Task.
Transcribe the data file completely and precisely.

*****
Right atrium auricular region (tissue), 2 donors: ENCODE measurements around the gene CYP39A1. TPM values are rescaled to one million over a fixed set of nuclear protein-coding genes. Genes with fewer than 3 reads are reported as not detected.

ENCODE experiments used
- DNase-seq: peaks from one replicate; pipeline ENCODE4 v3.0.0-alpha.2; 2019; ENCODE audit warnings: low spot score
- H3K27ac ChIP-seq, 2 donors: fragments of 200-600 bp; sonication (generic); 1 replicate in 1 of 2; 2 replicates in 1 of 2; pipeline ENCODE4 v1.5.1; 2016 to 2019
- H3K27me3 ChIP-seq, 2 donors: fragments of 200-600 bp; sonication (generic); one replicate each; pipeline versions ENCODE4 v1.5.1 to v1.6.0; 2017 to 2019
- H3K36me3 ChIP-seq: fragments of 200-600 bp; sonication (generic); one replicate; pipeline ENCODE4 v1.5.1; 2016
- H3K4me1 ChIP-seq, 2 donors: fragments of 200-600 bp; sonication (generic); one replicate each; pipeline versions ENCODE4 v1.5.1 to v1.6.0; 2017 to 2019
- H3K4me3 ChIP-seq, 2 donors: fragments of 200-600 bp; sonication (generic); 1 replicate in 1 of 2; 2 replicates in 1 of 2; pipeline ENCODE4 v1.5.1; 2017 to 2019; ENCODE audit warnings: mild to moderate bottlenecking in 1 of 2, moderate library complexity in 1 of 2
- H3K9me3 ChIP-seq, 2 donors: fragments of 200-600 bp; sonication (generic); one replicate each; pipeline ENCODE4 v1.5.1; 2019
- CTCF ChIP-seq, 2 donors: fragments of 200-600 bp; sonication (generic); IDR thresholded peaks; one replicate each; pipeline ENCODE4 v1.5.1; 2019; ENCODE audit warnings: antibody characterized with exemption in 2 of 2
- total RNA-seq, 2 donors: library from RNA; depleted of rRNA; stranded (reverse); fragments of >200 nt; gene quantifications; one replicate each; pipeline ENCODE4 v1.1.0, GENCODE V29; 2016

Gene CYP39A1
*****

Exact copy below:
Right atrium auricular region (tissue), 2 donors: ENCODE measurements around the gene CYP39A1. TPM values are rescaled to one million over a fixed set of nuclear protein-coding genes. Genes with fewer than 3 reads are reported as not detected.

ENCODE experiments used
- DNase-seq: peaks from one replicate; pipeline ENCODE4 v3.0.0-alpha.2; 2019; ENCODE audit warnings: low spot score
- H3K27ac ChIP-seq, 2 donors: fragments of 200-600 bp; sonication (generic); 1 replicate in 1 of 2; 2 replicates in 1 of 2; pipeline ENCODE4 v1.5.1; 2016 to 2019
- H3K27me3 ChIP-seq, 2 donors: fragments of 200-600 bp; sonication (generic); one replicate each; pipeline versions ENCODE4 v1.5.1 to v1.6.0; 2017 to 2019
- H3K36me3 ChIP-seq: fragments of 200-600 bp; sonication (generic); one replicate; pipeline ENCODE4 v1.5.1; 2016
- H3K4me1 ChIP-seq, 2 donors: fragments of 200-600 bp; sonication (generic); one replicate each; pipeline versions ENCODE4 v1.5.1 to v1.6.0; 2017 to 2019
- H3K4me3 ChIP-seq, 2 donors: fragments of 200-600 bp; sonication (generic); 1 replicate in 1 of 2; 2 replicates in 1 of 2; pipeline ENCODE4 v1.5.1; 2017 to 2019; ENCODE audit warnings: mild to moderate bottlenecking in 1 of 2, moderate library complexity in 1 of 2
- H3K9me3 ChIP-seq, 2 donors: fragments of 200-600 bp; sonication (generic); one replicate each; pipeline ENCODE4 v1.5.1; 2019
- CTCF ChIP-seq, 2 donors: fragments of 200-600 bp; sonication (generic); IDR thresholded peaks; one replicate each; pipeline ENCODE4 v1.5.1; 2019; ENCODE audit warnings: antibody characterized with exemption in 2 of 2
- total RNA-seq, 2 donors: library from RNA; depleted of rRNA; stranded (reverse); fragments of >200 nt; gene quantifications; one replicate each; pipeline ENCODE4 v1.1.0, GENCODE V29; 2016

Gene CYP39A1